That statement is true. I am Black, and proud. And it’s not like I ever had a choice in the matter: The password to getting into my Aunt Frankie’s boogie wonderland of a bedroom was to give the Black power salute and state, “My name is _______. I’m Black and I’m proud.” She would open her door, and say “Come right in!”
It is Black History Month, and I’m in. Not because it is important to be Black, but because it is important to belong to that which centers me. I am really proud of our heritage.
I feel Black.
I am Black.
But every year, throughout the month of February, I ask myself, “What about Chappie?” Every time I celebrate African American culture, I wonder what my grandpa would say- the guy who knew every baseball stat there ever was, and took me on fun field trips, and let his grandchildren eat chili and butter cookies in his bed on Saturday nights while our were parents out. He loved us deeply, and told us all kinds of things. Except, he never spoke of his heritage.
Chappie was not Black, and didn’t want to talk about it. All he would say on the matter of race was that he wasn’t Black or White. He was Creek. The fact that he didn’t want to talk about it is not to say he didn’t talk to us at all. He had things to say about almost any matter… Anything except being Creek.
I learned early on that the worst thing one could say with regards to race in the seventies was “I’ve got some Indian”. It meant that you didn’t feel like being Black, and you weren’t proud. We didn’t just have some Indian, we had one Indian in particular who was our grandfather. We weren’t ashamed or afraid in his presence, ever. But we hardly ever identified him to others as Creek, partly because we think about it much, and partly because we didn’t want to be outed. What is someone found out and made his race mean that we didn’t think we were Black? What if they used his race as an excuse to separate us, and tell us we weren’t Black Enough? I’d seen it happen, and it was a fate worse than anything I could imagine. So, Chappie was accepted back in our neighborhood as “light skinned”. And he was.
It worked for me.
Once, Chappie brought his grandchildren to get some proper moccasins. He said that shoes were no place for feet that were trying to grow, and we needed real moccasins if we wanted to be strong and fast. We rode a city bus to the side of town where Black folks hardly ever went – into a half deserted dusty store, and tried some on. Chappie paid the man, talked for a while about Oklahoma where they’d both been born, and we got back on the bus to come home. Later, Chappie walked us back up the hill to our house from his, and we were all wearing our new shoes. We asked him why we’d ridden so far for them and our Grandfather told us, “He’s Indian. He understands.” That’s all Creek was for me – old men with long hair and thick glasses who made sure you’d grow up strong and fast.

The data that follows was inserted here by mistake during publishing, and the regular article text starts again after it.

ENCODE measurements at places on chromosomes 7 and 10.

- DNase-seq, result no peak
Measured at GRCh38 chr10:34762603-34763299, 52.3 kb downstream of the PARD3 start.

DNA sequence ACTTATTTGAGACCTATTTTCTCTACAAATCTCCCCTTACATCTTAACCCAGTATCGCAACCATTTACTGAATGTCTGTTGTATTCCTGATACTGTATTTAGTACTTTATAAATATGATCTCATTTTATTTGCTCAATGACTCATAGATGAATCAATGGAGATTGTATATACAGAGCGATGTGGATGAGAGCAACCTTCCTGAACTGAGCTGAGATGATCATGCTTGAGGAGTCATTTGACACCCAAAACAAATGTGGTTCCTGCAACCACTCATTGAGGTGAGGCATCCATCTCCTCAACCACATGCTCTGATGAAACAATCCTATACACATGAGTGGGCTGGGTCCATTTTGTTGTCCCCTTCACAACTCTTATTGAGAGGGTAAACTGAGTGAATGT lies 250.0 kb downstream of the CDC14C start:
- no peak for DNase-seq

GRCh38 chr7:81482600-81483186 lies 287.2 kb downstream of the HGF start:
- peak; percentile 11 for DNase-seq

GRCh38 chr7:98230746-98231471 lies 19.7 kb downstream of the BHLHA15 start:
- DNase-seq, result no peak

I recently joined ancestry.com, to find out some background on my family for a new novel I’ve been batting around in my head. I wanted to search census records and birth certificates, and it seemed easy. I also got a DNA test because some people told me, after Chappie died, that Creek wasn’t really anything at all, seeing as that title had been made for an amalgamation of leftover people from the Trail Of Tears. Ouch.
So maybe we were all the way African-American, even given that random smattering of European ancestry that comes with living in the Americas for generations. I’d already heard lots of stories about runaways and free people in our family stories. Or maybe I just came from people who found it easier to talk about Indians than rape.
I swabbed my cheek, and it turned out that I am:
43% Sub-Saharan African
37% Indigenous American
This, which should’ve been no big deal, somehow was. It filled me with questions, however fleeting, of what Black really is. Did the worst finally happen? I might officially be not “Black enough”.
What will I say to my daughter who is already defining herself as Black, although she’s actually something more like African-Armenian-Italian-American?
“Truth be told Honey, you’re African-Armenian-Indigenous-Italian-American.”
I’m not doing that.
She’s Black and proud, too. She’s okay with it, and so are my (not Black in any way) husband and I. So, I can see why Chappie might’ve thought it was better to keep things simple.
But the guilt goes deep. I traveled all the way to Senegal, seeking African roots, when I have only been to Oklahoma twice in more than forty years. TWICE!
I can DRIVE to Oklahoma, for Pete’s sake!
I can easily speak English there. I can visit the grounds of the Creek Mission School where Chappie once lived. I could appreciate the things that made him the man he was; a man who would leave his home with a wagon full of relatives, and be willing to give up his heritage to instill something in his kids that he believed in – Being proud.
My name is Michelle Marie Dobbs. I am Black and I’m proud. And, I think I’m going to Oklahoma.